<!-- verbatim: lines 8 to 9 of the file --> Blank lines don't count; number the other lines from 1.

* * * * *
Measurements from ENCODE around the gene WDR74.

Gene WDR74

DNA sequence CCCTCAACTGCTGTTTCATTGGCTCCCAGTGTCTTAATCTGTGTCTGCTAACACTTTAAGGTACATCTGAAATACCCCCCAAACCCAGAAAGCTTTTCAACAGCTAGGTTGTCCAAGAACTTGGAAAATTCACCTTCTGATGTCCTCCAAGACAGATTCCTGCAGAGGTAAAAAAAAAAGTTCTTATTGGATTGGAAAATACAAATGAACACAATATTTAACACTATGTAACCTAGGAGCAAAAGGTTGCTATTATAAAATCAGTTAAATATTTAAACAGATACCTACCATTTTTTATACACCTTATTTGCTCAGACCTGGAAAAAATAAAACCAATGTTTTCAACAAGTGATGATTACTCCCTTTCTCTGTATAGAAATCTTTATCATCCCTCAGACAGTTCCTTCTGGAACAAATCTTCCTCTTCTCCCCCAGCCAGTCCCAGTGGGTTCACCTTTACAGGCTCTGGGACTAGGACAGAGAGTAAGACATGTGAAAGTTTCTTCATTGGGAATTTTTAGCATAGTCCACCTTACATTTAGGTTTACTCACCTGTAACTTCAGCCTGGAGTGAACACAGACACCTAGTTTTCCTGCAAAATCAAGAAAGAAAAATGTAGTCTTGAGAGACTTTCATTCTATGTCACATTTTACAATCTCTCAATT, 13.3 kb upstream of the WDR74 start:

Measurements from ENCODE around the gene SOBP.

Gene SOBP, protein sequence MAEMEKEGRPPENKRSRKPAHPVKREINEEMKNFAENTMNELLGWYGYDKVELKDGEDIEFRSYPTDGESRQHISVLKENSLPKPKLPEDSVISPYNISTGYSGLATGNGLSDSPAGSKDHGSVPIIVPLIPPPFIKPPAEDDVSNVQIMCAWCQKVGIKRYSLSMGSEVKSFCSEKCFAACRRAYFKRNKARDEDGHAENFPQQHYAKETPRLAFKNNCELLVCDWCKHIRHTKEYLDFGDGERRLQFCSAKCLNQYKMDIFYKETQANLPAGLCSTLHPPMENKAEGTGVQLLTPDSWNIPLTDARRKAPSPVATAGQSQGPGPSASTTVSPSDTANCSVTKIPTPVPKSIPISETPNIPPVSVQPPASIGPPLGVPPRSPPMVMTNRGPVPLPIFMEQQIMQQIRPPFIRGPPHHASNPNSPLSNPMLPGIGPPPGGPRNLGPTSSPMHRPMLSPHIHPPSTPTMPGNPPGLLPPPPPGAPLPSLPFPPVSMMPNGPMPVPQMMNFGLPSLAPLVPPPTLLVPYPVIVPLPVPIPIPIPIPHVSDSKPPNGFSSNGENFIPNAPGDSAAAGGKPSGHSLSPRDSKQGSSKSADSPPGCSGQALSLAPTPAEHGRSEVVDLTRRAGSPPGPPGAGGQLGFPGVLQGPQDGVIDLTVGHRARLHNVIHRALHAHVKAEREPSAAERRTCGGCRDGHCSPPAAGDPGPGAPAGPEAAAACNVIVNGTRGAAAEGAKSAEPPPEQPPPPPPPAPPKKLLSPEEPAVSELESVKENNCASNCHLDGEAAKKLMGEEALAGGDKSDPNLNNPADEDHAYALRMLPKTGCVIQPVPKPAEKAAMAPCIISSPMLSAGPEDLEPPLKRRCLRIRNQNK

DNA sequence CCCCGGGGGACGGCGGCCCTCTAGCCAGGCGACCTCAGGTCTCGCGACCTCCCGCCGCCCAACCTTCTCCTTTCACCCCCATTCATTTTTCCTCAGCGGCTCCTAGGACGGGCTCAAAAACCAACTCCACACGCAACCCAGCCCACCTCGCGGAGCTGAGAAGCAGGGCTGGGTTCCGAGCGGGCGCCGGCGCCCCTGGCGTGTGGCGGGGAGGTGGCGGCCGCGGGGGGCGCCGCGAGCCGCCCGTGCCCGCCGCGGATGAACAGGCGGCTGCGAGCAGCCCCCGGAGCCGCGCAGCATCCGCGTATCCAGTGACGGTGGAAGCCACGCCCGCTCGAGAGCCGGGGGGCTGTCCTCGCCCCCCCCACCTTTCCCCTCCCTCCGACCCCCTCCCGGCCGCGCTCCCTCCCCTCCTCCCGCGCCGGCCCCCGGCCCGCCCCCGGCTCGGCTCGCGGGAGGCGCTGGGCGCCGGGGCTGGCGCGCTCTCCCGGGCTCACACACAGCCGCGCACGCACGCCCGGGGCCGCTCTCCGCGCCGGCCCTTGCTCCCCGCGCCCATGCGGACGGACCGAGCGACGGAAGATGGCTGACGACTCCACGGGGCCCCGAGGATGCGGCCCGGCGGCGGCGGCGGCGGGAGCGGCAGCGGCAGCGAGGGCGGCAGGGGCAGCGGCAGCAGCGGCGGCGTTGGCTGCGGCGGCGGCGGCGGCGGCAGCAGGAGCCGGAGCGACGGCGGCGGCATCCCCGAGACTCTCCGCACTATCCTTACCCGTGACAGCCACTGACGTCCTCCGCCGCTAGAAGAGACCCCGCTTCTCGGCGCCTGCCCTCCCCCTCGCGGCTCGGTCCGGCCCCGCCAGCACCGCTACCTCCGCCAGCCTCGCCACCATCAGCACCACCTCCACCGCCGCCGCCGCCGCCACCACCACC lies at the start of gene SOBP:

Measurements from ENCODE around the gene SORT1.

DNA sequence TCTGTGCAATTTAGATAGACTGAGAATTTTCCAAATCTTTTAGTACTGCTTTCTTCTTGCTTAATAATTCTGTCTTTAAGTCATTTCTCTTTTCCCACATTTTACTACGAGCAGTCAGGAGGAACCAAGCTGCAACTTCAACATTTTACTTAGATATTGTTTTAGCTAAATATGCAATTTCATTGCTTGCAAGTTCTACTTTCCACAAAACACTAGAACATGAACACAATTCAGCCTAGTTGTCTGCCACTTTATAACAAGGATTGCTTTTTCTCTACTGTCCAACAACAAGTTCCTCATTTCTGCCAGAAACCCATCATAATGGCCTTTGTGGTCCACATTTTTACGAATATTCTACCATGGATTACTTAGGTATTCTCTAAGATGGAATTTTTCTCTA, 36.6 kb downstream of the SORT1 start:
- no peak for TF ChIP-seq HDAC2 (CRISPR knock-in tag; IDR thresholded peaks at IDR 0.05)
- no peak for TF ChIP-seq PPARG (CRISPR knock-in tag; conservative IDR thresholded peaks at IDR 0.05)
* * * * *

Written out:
DNA sequence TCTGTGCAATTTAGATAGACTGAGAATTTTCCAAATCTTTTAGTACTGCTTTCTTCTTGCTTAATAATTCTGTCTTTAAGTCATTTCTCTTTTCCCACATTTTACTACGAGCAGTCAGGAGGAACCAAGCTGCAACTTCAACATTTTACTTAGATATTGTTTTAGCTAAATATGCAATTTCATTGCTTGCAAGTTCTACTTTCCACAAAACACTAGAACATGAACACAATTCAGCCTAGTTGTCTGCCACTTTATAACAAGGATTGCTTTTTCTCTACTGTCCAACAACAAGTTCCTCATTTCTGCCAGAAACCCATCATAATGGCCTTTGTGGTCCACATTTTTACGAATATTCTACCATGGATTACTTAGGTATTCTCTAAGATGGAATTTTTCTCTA, 36.6 kb downstream of the SORT1 start:
- no peak for TF ChIP-seq HDAC2 (CRISPR knock-in tag; IDR thresholded peaks at IDR 0.05)